They know – they see every day on TV what they don’t have. We live in a globalized world and it is not just about ‘us’ those in North America and Europe knowing about the rest of the world – the rest of the world has the same tools too. They see the gap – with their own eyes and it makes them angry.

I don’t want to be all down on this post. This went by on twitter a few days ago It is about a contributor/admin on WikiHow (the wiki for how too manuals) and it made me cry – it is why I love the internet and the power it has to connect people and give people meaningful ways to contribute and help one another.

Many of you know that the dedicated wikiHowian and new admin, VC, lives in Gaza. (Actually VC is only a new admin on the English wikiHow. He has been an admin on Arabic wikiHow for a while.) And everyone knows that there is currently a war in Gaza right now. Even before the recent fighting started, VC suffered from sporadic internet access caused by electrical outages. So I felt lucky to get this email reply when I asked how he was surviving the war:

Quote:
It is terrible indeed, however, it is kind people like yourself and other wikiHow editors that keep me going on, sane and to some extent even happy that I have friends who really care about me without even really ever seeing me. Thank you very much for asking and checking on me. I’m safe and sound and so is my family and my friends. The circumstances however are hard on the children, but with some tenderness, love and patience, they’ll get through it (or so I hope). The area where I live in Gaza is considered relatively safe as it is the center of the city.

It is in rough and extremely hazardous situations like these that we usually need something to hold on to … to believe in. wikiHow and its community has been that and more to me. It was and still is what I turn to so as to find comfort and peace of mind. The wikiHow community members are so supportive and kind. When I set at the computer and start doing anything related to wikiHow, it is currently my only escape outlet where I can, for some sweet moments, forget about the war, the harsh circumstances and the suffering all around me. And when I see a message by one of the editors, whether discussing some wikiHow related matter or simply saying “hi, how are you”, it makes me feel … alive, not cutoff of the world outside … having what I call a “universal family” that cares and comforts me.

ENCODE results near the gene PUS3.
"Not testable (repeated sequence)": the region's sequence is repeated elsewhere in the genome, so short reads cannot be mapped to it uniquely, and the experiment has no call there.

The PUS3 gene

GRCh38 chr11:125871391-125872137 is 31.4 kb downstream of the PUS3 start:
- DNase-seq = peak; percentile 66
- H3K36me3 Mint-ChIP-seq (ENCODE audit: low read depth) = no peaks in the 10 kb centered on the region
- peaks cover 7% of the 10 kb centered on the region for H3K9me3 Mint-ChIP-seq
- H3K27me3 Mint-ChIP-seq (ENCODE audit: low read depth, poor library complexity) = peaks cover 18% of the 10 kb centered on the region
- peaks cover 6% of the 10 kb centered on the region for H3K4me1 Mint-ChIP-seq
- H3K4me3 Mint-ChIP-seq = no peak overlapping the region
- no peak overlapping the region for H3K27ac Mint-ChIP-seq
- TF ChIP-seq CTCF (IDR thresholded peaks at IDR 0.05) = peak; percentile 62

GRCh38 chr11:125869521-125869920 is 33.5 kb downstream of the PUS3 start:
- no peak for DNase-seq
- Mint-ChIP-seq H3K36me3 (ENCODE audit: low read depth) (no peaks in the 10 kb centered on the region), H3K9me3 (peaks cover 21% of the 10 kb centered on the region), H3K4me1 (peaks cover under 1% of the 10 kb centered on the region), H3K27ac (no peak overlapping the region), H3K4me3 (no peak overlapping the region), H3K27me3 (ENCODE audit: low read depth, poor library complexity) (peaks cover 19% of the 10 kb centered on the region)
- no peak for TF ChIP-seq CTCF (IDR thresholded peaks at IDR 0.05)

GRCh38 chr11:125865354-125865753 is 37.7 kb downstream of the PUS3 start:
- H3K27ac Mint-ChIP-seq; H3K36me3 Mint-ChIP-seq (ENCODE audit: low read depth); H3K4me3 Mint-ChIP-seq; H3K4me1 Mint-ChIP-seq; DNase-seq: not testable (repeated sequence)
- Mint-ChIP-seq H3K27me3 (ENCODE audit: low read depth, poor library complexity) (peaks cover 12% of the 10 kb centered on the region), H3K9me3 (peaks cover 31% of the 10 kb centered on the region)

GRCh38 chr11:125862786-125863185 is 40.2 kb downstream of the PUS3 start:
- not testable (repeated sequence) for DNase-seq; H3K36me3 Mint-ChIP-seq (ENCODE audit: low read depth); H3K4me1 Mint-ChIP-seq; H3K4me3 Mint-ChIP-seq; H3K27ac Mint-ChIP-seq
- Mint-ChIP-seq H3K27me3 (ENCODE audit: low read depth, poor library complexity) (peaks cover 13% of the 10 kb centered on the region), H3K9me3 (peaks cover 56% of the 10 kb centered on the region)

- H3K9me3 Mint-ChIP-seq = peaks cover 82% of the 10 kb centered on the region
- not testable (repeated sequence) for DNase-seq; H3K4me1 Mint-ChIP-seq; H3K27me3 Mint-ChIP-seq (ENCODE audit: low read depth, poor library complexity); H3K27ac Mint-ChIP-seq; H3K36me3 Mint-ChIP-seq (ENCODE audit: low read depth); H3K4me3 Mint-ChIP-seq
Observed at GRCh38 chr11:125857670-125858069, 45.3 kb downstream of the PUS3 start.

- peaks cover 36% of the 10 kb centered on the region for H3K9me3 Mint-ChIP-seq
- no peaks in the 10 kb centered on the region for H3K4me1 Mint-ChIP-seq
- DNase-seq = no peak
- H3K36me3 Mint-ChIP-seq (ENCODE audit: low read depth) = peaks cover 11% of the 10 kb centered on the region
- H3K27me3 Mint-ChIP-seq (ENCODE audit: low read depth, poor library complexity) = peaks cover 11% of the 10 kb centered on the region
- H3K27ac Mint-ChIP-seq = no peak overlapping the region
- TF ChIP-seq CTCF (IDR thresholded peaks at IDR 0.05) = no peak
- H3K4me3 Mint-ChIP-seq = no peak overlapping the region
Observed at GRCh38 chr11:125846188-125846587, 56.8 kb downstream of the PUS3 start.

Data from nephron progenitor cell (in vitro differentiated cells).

For all of that Jack, I’d like to thank you for founding this wonderful family, making it possible for me and many others to feel at home no matter what.

Having Fun in Vancouver

I just got back from 10+ days away on Cortes Island at Hollyhock. I am feeling refreshed and renewed.

I am spending about 4 days in Vancouver and then heading to Seattle. While here i am meeting people that I knew when I used to live here.

I had dinner with my sister my first day here. She is doing well and has a very interesting identity related job. She works for a branch of the government that deals with estate disbursement. So when people die and they don’t have a will or an executor or when they do have a will but no executor it is the office she works for job to find the people who get the assets. She does a lot of digging around in ancestry.com and accesses birth and death registries throughout north america putting together the needed identity paper trails. Next time I am up here I will interview her about her job so you can hear first hand about the challenges she encounters.

My friend Irene from highschool #3 invited me to an interesting conversation about wisdom. It turns out Ellen was there from highschool #1 and remembered me. She asked if I had done a science fair project on bleach and fabric – which I did do. She reflected that it seemed to her that I didn’t like highschool much – yep. The experience was more neutral for her.

Yesterday I had lunch with Aunt she told me all about my cousin and his current challenges in highschool – turns out some of them are similar to the ones I had but quite a few are not. We went for a walk on Granville St and then shoe shopping for me.

I then hung out with Newell Cotton who is sort of like a little brother to me. He was 1/2 in age between my sister and I (she is 3 years younger then me) and his mom baby sat the two of us quite a bit when we were little. It was really fun to just sit and talk about what we are both doing now but with a deep sense of familiarity and connection that only comes when you have known someone since they were like 2 years old.

I then got to spend time with my friend Braden who was from highschool #3 we met when I was a senior and he was a freshman – he is someone that I spoke with regularly when I was off at college and visited while home.

I have felt really good about spending time with people here and knowing that in the coming year spending more time in Vancouver will be a good thing.

Tomorrow I am meeting the other ‘odd kid’ from my elementary school and he also went to highschool #1. I will share an update about that tomorrow.